New Legislation – Protected Disclosures Act 2014 (Whistleblowing)

The Government recently announced the commencement of the Protected Disclosures Act 2014. This long-awaited piece of legislation represents a new standard of international best practice for whistle-blowers in Ireland. Public sector bodies must now put in place whistleblowing policies which meet the requirements of the Act. Where private sector businesses have policies in place, they need to review them to ensure that they are aligned to the requirements of the Act and that there are no gaps leaving them with a potential exposure.

For the first time in Ireland comprehensive whistleblowing legislation will be in place across all sectors. Whilst there is existing legislation protecting whistleblowers in certain sectors, this new legislation will cover all sectors and will provide more protection than any of the previous legislation.

Who is covered? The Act protects workers in all sectors which means worker – in both public and private sector, contractors, trainees, agency staff, former employees and interns and members of an Garda Siochana

What does Protected Disclosure mean?  Itmeans disclosure of relevant information, which in the reasonable belief of the worker, shows one or more relevant wrongdoings and came to the attention of the worker in connection with their employment.

What should the employee do? There area number of avenues open to workers. The Act encourages the vast majority of disclosures to be made to the employer in the first instance. However, other options are available where this is inappropriate or impossible.

1. Internal disclosure to an employer or other responsible person

2. Disclosure to a prescribed person

3. Minister (if the worker is employed in a public body)

4. Legal Advisor

5. Other disclosures such as the media but certain conditions must be met in this case.

How is the worker protected? The Act provides whistleblowers with the following specific protections:-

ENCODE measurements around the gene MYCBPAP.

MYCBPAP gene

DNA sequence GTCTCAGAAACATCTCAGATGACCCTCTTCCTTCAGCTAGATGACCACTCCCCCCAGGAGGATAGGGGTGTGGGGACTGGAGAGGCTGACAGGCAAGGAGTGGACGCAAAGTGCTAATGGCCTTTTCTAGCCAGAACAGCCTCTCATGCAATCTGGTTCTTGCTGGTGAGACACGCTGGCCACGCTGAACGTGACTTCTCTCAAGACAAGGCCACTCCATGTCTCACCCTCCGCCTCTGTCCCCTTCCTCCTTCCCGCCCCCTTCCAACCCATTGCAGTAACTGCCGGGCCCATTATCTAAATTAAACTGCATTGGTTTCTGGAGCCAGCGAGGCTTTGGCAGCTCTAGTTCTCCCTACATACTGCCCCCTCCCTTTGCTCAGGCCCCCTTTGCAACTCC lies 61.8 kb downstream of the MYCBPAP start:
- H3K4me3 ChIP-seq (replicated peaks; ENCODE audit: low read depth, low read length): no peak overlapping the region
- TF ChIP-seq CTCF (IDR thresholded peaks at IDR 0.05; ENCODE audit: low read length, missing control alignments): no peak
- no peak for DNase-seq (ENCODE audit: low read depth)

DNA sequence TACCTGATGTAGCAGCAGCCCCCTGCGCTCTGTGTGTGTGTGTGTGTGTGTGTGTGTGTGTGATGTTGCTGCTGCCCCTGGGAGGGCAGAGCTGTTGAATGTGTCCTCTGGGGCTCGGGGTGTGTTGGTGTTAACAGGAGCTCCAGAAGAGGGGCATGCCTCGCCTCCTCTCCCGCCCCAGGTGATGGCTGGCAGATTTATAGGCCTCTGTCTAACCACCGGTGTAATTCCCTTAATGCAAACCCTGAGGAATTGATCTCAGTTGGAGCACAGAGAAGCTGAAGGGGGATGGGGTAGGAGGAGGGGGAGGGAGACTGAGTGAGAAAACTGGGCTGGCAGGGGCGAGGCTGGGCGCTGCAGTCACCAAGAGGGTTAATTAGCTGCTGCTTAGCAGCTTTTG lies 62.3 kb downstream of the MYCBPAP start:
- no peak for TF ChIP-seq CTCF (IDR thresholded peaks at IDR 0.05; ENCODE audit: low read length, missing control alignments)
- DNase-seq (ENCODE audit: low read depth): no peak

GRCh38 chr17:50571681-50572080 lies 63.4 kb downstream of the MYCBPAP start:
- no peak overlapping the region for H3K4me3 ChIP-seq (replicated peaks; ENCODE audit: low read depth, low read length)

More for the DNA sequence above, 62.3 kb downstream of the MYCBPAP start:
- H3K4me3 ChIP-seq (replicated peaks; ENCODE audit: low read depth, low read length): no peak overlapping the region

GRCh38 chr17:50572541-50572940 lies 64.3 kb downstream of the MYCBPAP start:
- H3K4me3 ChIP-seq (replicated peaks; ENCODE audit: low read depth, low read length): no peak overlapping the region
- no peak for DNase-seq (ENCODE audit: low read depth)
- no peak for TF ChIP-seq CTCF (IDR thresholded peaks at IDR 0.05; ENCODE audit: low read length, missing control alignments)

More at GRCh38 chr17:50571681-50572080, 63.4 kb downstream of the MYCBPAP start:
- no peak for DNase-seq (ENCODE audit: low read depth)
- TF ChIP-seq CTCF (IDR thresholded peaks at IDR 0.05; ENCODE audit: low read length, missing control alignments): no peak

• Protection from dismissal for having made a protected disclosure;- the worker can be awarded compensation of up to five years’ remuneration for unfair dismissal on the grounds of having made a protected disclosure. This is in stark contrast to the two years’ remuneration available under the existing statutory unfair dismissals regime. Also, an employee who claims to have been dismissed or threatened with dismissal for having made a protected disclosure can apply to the Circuit Court to restrain the dismissal;
  • Protection from penalisation by the employer;
  • Civil immunity from action for damages and a qualified privilege under defamation law;
  • A right of action in tort where a whistleblower or a member of his family experiences coercion, intimidation, harassment or discrimination at the hands of a third party;
  • Protection of his/her identity (subject to certain exceptions); and
  • It will not be a criminal offence to make a whistleblowing report which is a protected disclosure under the Act.

What employers need to do!

Introduce a whistleblowing policy or review their existing policy to ensure it covers the following: –

  • It should set out a roadmap for employees. It should recognise that an organisation takes malpractice seriously. It should be very clear that whistleblowing concerns are distinguished from worker’s grievances.
  • A policy should provide examples of the types of concerns that may be raised by workers. In this regard the list should be linked to the provisions of the Act and set out the relevant wrongdoings.
  • An acknowledgement that workers have the option to raise concerns outside of line management. There are different evidential burdens in the Act which an employee must reach in deciding to make a disclosure to his employer, relevant body or some other external entity.
  • Workers should be able to access confidential information from an independent body.
  • A policy should state that an organisation will respect the identity and confidentiality of the whistleblower and the policy should identify when and how concerns should be properly raised outside the organisation. Workers should be made aware at the commencement of their employment and on a regular basis thereafter, of the whistle-blowing policies in the organisation.
  • Employers should ensure that the provisions of the policy are communicated, and that training is provided to those tasked with receiving disclosures.
  • An employer should, on an on-going basis, monitor the effectiveness of the above steps and respond accordingly if changes are required.